The Rooftop by Julio Ribeyro

This is the fourth in a series of short stories I have translated from Spanish. Read the introductory post on Julio Ribeyro and this series.

At the age of ten, I was the monarch of the rooftops and peacefully governed my kingdom of destroyed objects. 

The rooftops were airy enclosures where a number of people sent things that were no longer of any use – one could find chairs with missing legs, crushed mattresses, cracked flowerpots, coal stoves, and more such items that had arrived at this life of purgatory, midway between posthumous use and oblivion. Among these junk objects, I was omnipotent, exercising an authority that was denied to me in the house downstairs. I could now paint a moustache on a portrait of the grandfather, wear old paternal boots, or brandish a broom that had lost its straws, like a javelin. Nothing was outside my private preserve – I could build and destroy and with the same freedom of the insufferable life of a punctured ball, presided over the capital execution of the mannequins. 

My kingdom, at first was limited to the rooftop of my house, but little by little, thanks to my valorous conquests, was extending its frontiers to the neighborhood rooftops. On these long campaigns, which were not without danger, I had to cross fences or jump over abysmal corridors always returning with some object to add to my treasure or some scratch that added to my heroism. The sporadic presence of a servant hanging out the laundry or someone repairing the chimney didn’t cause me any trouble; I was firmly entrenched as the sovereign of a land in which all others were either nomads or temporary migrants. 

On the borders of my kingdom, no doubt, there was an unexplored zone that awakened my greed.  Many a time I approached its vicinity, but a fence with pointed wooden planks stopped me from crossing over. I could not resign myself to this natural impediment that limited my expansion plans. 

At the start of summer, I decided to launch an assault on this unconquered land. Dragging an unhinged nightstand and an old coat rack from roof to roof, I arrived at the fence and constructed a tall tower next to it. Perched atop my tower, I managed to raise my head above the fence. At first, I could only distinguish a quadrangular rooftop with a lamppost in the middle. Just as I was about to jump over to this new territory, I noticed a man seated on an armchair. The man appeared to be asleep. His head lay fallen on his shoulder and his eyes, shaded by a large straw hat, were closed. His face had a neglected beard, grown almost to distraction, like the beard of a shipwrecked man.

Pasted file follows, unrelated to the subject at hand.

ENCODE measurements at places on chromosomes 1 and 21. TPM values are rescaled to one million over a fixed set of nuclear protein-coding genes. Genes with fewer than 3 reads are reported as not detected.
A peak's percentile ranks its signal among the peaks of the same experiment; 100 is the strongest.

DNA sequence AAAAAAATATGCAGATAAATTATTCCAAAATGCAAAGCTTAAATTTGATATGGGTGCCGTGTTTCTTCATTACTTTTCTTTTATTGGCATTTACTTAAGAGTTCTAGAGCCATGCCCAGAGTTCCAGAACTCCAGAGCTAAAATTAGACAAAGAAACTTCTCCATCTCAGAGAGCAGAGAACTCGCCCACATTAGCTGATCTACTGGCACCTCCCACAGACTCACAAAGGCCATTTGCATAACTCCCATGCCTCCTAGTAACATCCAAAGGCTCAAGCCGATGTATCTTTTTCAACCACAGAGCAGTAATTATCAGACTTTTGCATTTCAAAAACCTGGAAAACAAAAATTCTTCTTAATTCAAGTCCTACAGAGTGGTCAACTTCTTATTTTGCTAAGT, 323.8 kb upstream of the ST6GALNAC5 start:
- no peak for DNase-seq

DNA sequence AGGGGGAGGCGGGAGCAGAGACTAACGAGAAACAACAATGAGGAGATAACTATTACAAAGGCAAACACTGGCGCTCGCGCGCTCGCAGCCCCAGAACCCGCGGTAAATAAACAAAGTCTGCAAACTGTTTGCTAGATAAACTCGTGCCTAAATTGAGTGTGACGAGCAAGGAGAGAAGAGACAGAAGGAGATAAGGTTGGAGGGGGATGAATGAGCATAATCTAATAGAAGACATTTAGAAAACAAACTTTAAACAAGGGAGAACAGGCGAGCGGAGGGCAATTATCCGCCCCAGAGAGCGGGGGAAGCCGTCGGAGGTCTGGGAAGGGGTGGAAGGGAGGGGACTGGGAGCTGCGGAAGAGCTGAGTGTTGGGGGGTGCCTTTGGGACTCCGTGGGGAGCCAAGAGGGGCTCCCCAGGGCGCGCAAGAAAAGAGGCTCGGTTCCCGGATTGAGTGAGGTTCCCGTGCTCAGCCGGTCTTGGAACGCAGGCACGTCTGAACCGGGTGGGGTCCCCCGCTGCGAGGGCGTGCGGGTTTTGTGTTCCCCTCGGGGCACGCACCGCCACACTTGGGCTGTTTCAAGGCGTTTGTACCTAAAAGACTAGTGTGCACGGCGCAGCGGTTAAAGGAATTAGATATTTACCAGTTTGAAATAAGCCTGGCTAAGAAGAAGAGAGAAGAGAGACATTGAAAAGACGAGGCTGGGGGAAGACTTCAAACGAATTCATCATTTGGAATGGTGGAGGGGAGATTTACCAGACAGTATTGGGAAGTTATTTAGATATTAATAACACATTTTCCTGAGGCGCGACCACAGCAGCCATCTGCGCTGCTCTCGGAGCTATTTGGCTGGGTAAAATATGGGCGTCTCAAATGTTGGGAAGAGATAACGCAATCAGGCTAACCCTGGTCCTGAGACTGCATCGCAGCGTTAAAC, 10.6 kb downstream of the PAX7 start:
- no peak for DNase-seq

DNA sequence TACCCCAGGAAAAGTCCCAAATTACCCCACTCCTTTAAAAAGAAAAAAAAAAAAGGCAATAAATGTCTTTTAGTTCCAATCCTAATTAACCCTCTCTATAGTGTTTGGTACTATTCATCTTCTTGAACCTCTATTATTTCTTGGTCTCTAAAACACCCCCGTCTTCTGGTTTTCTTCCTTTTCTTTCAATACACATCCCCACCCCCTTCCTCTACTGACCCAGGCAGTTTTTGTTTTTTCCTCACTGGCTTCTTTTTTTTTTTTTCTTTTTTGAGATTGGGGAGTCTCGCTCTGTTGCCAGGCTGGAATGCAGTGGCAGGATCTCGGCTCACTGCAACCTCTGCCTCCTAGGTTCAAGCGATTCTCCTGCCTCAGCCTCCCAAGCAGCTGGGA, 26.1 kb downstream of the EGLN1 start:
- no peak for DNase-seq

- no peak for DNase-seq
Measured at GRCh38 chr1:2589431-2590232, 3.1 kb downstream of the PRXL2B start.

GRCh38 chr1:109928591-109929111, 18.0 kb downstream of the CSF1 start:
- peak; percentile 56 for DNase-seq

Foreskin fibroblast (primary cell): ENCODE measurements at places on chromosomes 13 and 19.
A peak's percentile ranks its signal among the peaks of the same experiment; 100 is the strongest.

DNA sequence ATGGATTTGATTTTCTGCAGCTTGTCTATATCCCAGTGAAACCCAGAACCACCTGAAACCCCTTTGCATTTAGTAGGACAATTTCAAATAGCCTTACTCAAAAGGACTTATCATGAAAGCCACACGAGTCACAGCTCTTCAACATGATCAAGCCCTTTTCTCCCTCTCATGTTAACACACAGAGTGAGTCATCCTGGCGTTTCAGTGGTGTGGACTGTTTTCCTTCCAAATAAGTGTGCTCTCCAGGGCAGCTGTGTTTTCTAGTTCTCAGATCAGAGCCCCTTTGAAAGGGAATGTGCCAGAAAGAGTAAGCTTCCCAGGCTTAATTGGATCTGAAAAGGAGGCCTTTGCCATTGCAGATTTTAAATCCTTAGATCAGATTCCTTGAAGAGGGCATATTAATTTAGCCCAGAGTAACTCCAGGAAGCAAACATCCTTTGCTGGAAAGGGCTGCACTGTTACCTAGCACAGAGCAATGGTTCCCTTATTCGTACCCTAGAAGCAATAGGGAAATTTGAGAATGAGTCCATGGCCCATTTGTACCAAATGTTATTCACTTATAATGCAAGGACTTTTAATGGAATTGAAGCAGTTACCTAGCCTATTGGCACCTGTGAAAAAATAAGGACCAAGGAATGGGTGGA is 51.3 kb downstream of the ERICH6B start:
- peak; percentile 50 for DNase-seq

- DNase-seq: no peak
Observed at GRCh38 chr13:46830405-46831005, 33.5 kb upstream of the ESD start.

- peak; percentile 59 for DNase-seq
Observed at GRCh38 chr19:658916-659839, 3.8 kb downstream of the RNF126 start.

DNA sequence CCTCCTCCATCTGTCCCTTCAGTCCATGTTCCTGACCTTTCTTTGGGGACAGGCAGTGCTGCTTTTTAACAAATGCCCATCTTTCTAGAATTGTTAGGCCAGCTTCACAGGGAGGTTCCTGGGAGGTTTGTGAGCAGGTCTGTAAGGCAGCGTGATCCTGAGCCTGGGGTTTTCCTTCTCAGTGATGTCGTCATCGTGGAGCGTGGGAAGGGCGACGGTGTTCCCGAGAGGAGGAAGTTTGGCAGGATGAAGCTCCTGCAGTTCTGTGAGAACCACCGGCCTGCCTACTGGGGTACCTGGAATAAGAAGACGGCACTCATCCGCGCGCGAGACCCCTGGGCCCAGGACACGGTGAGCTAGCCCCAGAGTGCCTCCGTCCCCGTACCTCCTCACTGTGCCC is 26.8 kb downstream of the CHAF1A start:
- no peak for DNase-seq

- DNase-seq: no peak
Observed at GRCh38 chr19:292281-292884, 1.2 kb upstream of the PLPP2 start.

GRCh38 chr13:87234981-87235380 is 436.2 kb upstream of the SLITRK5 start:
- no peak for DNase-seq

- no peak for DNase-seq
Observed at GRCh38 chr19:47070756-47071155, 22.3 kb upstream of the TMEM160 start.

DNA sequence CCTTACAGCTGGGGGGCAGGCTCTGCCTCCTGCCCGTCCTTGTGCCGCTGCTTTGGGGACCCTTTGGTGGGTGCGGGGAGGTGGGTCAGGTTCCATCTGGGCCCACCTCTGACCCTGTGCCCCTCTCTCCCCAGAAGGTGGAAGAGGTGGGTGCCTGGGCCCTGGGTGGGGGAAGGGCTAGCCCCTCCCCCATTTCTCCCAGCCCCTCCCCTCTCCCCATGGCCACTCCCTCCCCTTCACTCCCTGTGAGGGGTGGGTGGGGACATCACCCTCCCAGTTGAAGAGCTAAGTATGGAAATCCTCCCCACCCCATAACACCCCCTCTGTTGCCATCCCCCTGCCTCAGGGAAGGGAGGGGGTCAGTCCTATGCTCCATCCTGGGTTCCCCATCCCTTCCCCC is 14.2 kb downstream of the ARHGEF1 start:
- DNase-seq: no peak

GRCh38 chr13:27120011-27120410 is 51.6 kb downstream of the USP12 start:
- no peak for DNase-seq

I must have made some sound as the man straightened his head and gave a perplexed look. Interpreting the gesture he made with his hand as a command to evict, I scampered back. 

Over the next few days, I passed the time on my rooftop, fortifying my defenses and keeping my treasures in a safe place, preparing for what I imagined would be a bloody battle. I could already see an invasion by the barbaric man, plundering and expelling me to an underworld, where obedience was everything, white tablecloths, scrutinizing aunts hidden by heartless curtains that prevented one from looking at the outside world. But on the rooftops reigned a calm silence, and entrenched in my fortifications, I kept vigil, like the slow trot of the cats, on the occasional paper kite that fell on the rooftops. 

I decided to go back to size up the enemy I was up against, to see if he really was a usurper or a mere fugitive asking for the right to an asylum. Armed to my teeth, I ventured outside my fort, and little by little, advanced towards the fence. Instead of climbing over the tower, I lurked around the wooden fence, searching for an opening. I looked through the gap between two planks and observed – the man was still in the armchair, contemplating his long transparent hands, or occasionally casting a gaze at the sky, as if to follow the journey of the passing clouds. 

I would have passed the entire morning there, engaged in the delights of espionage, had not that man, with his head turned, not been staring intently at the viewing hole. 

“Stop,” he said, making a signal with his hand, “I already know you are here. We need to talk.” 

This invitation, if not the same as  an unconditional surrender, revealed at least a willingness to negotiate. Assured that I was well armed, I climbed the clothes rack and jumped over to the other side. The man looked at me smilingly. He took out a white handkerchief. Was that a sign of peace? He wiped his forehead. 

“It’s been a while since you were here,” he said, “I have a fine ear. Nothing escapes me…it’s hot!” 

“Who are you?” he asked me. 

“I am the ruler of the rooftops,” I replied. 

“You can’t be!” he responded, “I am the ruler of the rooftops. All these belong to me. Since my vacations started, I spend all my time here. If you haven’t seen me here before, that’s because I was busy at my other site.” 

“Don’t worry,” he continued, “You will be the ruler during the day and I during the night.” 

“No,” I replied, “I will also rule during the night. I have a lantern. When everyone falls asleep, I will walk around the rooftops.” 

“That’s fine,” he said, “You will also rule during the night! I gift you these rooftops, but let me at least be the king of the cats.” 

His proposal seemed to be acceptable. Mentally, I had already converted him into a shepherd or a tamer of my wild flock. 

“Well, I’ll let you have the cats. And the hens of the house next door, if you want. But all the rest is mine.”